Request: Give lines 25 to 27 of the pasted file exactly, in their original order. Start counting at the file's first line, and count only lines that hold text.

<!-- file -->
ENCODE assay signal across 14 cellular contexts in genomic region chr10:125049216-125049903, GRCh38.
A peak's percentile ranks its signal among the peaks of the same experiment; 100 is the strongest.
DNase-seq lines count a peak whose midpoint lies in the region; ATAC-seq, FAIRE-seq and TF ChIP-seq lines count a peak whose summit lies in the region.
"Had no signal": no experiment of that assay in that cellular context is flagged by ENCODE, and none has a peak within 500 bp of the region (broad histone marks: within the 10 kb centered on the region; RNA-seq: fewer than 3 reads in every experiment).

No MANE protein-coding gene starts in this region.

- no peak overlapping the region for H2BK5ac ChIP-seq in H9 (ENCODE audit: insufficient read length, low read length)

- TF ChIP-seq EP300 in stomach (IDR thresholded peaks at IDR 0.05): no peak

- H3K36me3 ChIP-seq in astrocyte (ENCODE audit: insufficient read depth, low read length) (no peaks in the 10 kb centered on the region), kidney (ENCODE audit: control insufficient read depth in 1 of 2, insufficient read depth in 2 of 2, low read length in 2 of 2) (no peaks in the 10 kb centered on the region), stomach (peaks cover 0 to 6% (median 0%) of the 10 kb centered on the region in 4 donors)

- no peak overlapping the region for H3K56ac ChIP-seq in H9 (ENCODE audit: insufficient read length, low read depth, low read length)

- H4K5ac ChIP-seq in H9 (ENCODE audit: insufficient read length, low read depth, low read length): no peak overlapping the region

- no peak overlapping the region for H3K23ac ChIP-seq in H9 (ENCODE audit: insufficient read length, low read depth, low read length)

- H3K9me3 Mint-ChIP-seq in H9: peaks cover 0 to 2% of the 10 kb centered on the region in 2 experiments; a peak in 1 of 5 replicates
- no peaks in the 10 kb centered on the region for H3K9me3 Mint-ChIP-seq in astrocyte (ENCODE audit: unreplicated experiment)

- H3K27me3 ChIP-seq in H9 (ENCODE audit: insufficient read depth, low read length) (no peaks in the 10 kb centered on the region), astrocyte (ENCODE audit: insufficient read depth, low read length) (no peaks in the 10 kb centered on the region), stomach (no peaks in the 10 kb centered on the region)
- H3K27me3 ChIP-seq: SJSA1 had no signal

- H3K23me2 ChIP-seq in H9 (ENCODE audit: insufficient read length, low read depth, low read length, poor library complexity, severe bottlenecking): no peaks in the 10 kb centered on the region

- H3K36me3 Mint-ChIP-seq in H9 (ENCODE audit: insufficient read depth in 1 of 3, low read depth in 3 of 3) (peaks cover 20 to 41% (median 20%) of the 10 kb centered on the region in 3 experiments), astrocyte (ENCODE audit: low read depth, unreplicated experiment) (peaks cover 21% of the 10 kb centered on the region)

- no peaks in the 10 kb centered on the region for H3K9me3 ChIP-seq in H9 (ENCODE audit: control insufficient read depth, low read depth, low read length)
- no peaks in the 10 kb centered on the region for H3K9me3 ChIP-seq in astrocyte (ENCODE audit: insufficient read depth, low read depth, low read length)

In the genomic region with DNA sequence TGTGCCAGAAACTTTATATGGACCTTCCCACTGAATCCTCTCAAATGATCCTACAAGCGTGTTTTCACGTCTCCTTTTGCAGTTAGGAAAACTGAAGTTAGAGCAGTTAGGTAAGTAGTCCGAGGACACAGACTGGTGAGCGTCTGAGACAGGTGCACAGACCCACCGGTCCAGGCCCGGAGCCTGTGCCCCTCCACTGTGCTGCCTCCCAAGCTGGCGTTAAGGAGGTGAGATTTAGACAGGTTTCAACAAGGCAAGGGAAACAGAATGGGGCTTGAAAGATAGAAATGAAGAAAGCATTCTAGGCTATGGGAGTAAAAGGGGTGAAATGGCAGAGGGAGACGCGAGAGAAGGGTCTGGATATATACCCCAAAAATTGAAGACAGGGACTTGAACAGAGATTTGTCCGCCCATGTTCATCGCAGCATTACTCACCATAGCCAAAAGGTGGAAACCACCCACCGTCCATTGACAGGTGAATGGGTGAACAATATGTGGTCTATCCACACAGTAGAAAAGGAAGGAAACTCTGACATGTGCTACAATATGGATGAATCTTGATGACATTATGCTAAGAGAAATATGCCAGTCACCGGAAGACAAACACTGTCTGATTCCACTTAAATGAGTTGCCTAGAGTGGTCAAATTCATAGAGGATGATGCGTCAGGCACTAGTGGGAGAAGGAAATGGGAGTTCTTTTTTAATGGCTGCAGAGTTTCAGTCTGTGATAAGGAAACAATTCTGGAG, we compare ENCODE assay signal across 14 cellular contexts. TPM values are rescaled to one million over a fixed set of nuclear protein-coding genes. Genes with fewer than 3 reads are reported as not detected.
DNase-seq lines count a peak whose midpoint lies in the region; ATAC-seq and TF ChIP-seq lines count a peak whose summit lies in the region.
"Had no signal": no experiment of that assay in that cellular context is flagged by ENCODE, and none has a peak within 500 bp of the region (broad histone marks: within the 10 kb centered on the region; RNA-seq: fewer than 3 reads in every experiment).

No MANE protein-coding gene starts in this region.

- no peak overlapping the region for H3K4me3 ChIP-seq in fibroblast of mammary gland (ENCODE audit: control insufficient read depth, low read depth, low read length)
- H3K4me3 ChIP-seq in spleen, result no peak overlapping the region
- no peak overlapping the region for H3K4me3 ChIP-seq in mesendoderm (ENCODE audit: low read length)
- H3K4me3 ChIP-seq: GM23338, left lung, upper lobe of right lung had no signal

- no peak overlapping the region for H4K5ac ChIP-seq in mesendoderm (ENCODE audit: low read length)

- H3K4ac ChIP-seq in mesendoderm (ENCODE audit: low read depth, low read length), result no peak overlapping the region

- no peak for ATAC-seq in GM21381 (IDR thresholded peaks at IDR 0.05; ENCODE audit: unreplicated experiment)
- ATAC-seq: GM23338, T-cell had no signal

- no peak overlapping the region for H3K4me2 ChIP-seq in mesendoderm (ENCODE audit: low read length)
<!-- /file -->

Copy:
- H3K4me3 ChIP-seq in spleen, result no peak overlapping the region
- no peak overlapping the region for H3K4me3 ChIP-seq in mesendoderm (ENCODE audit: low read length)
- H3K4me3 ChIP-seq: GM23338, left lung, upper lobe of right lung had no signal